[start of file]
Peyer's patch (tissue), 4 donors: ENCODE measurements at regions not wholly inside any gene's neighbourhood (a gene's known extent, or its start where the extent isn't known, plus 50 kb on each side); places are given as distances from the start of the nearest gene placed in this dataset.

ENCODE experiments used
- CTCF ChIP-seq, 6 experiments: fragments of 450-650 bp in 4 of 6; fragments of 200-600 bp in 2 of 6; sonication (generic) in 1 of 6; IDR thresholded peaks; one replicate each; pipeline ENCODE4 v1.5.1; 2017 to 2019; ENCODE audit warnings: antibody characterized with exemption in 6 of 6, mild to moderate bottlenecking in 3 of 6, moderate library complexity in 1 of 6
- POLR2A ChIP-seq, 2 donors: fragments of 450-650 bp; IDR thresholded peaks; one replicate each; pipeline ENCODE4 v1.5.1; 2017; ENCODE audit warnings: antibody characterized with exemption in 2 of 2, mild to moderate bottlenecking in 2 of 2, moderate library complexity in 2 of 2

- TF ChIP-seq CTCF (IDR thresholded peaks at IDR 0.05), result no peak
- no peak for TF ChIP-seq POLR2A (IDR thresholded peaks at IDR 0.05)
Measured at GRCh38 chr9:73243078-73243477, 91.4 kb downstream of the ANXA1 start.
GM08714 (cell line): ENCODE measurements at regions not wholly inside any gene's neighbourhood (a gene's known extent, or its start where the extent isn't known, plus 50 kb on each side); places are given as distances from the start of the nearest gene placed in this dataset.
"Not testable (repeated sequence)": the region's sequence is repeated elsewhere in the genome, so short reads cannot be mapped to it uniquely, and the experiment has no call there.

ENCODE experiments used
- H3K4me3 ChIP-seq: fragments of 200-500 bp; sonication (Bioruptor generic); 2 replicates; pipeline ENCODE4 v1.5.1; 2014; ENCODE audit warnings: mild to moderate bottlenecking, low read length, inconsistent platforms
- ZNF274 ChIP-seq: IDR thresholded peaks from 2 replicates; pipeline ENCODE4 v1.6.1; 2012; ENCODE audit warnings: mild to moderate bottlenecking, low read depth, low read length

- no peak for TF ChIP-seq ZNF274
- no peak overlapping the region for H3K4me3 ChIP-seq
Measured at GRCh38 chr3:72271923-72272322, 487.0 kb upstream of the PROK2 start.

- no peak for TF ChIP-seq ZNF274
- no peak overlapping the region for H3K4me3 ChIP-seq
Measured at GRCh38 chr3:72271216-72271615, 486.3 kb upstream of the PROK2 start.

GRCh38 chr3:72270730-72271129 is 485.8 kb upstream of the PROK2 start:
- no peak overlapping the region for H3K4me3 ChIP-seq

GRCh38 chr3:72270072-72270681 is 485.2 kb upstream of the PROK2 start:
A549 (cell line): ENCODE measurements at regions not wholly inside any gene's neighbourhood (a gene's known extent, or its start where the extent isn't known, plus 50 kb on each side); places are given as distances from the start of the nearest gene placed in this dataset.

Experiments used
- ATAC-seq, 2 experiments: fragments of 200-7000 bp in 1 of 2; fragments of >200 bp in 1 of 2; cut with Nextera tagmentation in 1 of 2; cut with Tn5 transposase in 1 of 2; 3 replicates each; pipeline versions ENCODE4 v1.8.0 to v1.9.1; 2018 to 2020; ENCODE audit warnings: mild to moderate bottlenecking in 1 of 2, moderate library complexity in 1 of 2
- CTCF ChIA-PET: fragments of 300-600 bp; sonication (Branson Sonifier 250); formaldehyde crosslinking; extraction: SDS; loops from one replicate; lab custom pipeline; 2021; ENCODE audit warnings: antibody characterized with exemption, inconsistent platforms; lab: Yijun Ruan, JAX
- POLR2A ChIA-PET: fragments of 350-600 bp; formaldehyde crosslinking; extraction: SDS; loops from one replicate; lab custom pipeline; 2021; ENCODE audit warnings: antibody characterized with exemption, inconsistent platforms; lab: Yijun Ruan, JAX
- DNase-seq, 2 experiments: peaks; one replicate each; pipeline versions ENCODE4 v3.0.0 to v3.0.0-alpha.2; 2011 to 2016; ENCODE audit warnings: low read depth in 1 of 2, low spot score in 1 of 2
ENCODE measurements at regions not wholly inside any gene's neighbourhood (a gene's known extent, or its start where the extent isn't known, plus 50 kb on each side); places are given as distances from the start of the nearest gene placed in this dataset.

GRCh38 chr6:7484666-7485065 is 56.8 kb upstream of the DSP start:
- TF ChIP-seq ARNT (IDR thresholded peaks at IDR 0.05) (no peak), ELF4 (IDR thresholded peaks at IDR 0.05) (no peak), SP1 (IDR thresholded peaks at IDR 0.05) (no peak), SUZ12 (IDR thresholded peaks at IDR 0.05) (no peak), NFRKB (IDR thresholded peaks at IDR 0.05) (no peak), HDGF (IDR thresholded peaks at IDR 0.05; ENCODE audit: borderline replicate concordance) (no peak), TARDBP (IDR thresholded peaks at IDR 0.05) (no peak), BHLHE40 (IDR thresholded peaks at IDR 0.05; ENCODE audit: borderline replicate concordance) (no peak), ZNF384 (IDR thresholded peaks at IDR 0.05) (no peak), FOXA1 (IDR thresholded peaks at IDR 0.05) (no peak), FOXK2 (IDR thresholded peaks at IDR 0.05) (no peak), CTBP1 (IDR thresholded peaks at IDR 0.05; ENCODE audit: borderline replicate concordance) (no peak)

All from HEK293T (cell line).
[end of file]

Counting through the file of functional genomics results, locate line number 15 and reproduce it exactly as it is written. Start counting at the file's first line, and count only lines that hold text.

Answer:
Measured at GRCh38 chr3:72271923-72272322, 487.0 kb upstream of the PROK2 start.